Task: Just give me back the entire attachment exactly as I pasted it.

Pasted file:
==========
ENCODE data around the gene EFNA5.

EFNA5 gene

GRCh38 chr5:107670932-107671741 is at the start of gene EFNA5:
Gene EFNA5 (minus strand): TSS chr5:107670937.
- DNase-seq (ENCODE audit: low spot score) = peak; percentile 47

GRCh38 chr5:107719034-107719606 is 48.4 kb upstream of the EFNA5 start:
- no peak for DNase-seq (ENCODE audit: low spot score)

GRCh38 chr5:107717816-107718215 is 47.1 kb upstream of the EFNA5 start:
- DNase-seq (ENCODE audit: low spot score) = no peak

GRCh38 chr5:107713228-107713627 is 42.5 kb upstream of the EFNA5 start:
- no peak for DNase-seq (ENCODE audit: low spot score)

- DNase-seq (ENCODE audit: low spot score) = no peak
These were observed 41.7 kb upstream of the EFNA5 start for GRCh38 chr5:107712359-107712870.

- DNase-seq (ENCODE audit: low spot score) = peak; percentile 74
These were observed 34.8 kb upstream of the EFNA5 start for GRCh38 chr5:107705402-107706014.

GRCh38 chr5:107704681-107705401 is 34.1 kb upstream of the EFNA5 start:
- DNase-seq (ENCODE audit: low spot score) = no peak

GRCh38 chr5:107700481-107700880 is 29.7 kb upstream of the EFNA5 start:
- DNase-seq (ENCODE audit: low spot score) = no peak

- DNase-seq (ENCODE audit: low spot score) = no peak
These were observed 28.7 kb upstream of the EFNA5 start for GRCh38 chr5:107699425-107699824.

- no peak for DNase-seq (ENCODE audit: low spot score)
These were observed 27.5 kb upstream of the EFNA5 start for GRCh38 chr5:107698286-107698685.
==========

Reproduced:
ENCODE data around the gene EFNA5.

EFNA5 gene

GRCh38 chr5:107670932-107671741 is at the start of gene EFNA5:
Gene EFNA5 (minus strand): TSS chr5:107670937.
- DNase-seq (ENCODE audit: low spot score) = peak; percentile 47

GRCh38 chr5:107719034-107719606 is 48.4 kb upstream of the EFNA5 start:
- no peak for DNase-seq (ENCODE audit: low spot score)

GRCh38 chr5:107717816-107718215 is 47.1 kb upstream of the EFNA5 start:
- DNase-seq (ENCODE audit: low spot score) = no peak

GRCh38 chr5:107713228-107713627 is 42.5 kb upstream of the EFNA5 start:
- no peak for DNase-seq (ENCODE audit: low spot score)

- DNase-seq (ENCODE audit: low spot score) = no peak
These were observed 41.7 kb upstream of the EFNA5 start for GRCh38 chr5:107712359-107712870.

- DNase-seq (ENCODE audit: low spot score) = peak; percentile 74
These were observed 34.8 kb upstream of the EFNA5 start for GRCh38 chr5:107705402-107706014.

GRCh38 chr5:107704681-107705401 is 34.1 kb upstream of the EFNA5 start:
- DNase-seq (ENCODE audit: low spot score) = no peak

GRCh38 chr5:107700481-107700880 is 29.7 kb upstream of the EFNA5 start:
- DNase-seq (ENCODE audit: low spot score) = no peak

- DNase-seq (ENCODE audit: low spot score) = no peak
These were observed 28.7 kb upstream of the EFNA5 start for GRCh38 chr5:107699425-107699824.

- no peak for DNase-seq (ENCODE audit: low spot score)
These were observed 27.5 kb upstream of the EFNA5 start for GRCh38 chr5:107698286-107698685.